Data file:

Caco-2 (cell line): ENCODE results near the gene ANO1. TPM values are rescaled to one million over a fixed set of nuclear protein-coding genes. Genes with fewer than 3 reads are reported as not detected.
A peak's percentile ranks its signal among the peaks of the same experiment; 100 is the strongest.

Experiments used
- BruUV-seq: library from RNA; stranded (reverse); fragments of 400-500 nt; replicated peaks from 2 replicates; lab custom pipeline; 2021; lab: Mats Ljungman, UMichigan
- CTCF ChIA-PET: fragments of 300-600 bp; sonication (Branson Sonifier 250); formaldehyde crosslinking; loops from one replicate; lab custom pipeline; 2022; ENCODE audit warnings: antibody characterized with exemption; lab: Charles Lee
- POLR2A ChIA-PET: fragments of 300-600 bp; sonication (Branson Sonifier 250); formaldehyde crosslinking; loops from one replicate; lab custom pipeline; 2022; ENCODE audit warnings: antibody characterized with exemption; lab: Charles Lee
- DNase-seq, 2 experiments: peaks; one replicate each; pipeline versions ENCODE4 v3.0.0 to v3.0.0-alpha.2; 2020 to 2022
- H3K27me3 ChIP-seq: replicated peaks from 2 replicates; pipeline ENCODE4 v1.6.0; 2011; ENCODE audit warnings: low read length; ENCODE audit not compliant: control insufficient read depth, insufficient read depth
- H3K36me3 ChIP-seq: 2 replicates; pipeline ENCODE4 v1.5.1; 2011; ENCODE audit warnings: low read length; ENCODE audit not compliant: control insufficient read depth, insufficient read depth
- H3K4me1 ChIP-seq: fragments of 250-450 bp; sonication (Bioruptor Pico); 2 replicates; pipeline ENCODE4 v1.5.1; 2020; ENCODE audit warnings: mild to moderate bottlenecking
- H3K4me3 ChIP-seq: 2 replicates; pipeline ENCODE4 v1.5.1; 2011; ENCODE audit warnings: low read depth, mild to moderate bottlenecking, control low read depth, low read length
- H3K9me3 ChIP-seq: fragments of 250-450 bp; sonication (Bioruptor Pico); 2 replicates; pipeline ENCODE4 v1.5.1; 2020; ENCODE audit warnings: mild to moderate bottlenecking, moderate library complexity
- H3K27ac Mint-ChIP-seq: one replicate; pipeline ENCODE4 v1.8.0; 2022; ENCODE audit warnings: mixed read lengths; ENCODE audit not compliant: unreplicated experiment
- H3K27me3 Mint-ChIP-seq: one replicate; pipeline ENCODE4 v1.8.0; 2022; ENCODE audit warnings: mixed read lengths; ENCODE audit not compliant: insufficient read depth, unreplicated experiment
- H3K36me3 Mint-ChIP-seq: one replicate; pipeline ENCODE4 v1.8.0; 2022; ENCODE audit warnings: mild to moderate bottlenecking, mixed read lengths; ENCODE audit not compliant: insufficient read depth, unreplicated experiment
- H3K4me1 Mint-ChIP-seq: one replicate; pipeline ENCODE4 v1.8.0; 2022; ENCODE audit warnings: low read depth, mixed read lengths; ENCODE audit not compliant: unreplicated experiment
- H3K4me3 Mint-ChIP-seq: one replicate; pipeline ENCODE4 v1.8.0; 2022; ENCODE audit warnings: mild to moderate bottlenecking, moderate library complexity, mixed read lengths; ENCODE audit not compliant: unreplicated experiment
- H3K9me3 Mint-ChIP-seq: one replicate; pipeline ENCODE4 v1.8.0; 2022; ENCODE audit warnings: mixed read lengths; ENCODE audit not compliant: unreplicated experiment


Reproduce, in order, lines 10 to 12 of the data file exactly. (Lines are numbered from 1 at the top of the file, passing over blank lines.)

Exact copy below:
- H3K4me1 ChIP-seq: fragments of 250-450 bp; sonication (Bioruptor Pico); 2 replicates; pipeline ENCODE4 v1.5.1; 2020; ENCODE audit warnings: mild to moderate bottlenecking
- H3K4me3 ChIP-seq: 2 replicates; pipeline ENCODE4 v1.5.1; 2011; ENCODE audit warnings: low read depth, mild to moderate bottlenecking, control low read depth, low read length
- H3K9me3 ChIP-seq: fragments of 250-450 bp; sonication (Bioruptor Pico); 2 replicates; pipeline ENCODE4 v1.5.1; 2020; ENCODE audit warnings: mild to moderate bottlenecking, moderate library complexity